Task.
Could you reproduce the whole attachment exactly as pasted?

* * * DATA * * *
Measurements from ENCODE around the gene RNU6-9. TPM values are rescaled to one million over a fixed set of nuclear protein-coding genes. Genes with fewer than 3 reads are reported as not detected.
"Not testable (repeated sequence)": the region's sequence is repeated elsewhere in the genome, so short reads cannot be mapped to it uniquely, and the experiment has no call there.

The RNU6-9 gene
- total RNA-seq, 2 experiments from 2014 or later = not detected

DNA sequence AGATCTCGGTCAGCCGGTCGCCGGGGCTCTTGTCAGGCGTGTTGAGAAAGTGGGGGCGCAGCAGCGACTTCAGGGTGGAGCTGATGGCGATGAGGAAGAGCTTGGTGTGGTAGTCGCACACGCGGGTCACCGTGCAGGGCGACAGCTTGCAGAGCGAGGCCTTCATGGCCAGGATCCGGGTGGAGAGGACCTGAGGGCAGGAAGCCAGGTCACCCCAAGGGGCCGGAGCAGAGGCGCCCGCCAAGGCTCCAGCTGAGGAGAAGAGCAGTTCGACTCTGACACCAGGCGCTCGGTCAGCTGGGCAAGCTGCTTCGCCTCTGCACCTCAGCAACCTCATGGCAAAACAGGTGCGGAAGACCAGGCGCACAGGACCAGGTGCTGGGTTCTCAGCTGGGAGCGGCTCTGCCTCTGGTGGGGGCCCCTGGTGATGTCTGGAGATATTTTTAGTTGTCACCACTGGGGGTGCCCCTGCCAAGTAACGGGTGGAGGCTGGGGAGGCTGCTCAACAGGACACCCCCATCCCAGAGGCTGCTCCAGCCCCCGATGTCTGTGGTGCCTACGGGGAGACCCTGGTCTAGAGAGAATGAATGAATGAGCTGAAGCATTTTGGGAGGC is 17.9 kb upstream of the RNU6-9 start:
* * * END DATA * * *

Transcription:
Measurements from ENCODE around the gene RNU6-9. TPM values are rescaled to one million over a fixed set of nuclear protein-coding genes. Genes with fewer than 3 reads are reported as not detected.
"Not testable (repeated sequence)": the region's sequence is repeated elsewhere in the genome, so short reads cannot be mapped to it uniquely, and the experiment has no call there.

The RNU6-9 gene
- total RNA-seq, 2 experiments from 2014 or later = not detected

DNA sequence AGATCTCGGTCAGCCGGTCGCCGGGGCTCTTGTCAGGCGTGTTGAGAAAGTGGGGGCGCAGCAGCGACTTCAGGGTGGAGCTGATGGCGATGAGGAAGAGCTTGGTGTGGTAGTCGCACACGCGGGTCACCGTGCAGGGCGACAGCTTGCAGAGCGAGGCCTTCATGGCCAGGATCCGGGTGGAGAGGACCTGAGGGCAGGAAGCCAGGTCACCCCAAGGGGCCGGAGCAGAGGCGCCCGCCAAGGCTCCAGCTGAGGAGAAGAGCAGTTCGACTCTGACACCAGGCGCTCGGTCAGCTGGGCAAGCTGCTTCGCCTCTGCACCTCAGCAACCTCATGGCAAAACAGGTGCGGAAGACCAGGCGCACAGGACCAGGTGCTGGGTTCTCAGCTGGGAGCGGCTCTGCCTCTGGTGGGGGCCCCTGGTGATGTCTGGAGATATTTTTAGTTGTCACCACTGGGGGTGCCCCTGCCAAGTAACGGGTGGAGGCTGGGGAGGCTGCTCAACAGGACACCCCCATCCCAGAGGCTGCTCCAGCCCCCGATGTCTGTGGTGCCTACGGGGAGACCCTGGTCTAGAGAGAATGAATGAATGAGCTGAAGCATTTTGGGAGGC is 17.9 kb upstream of the RNU6-9 start: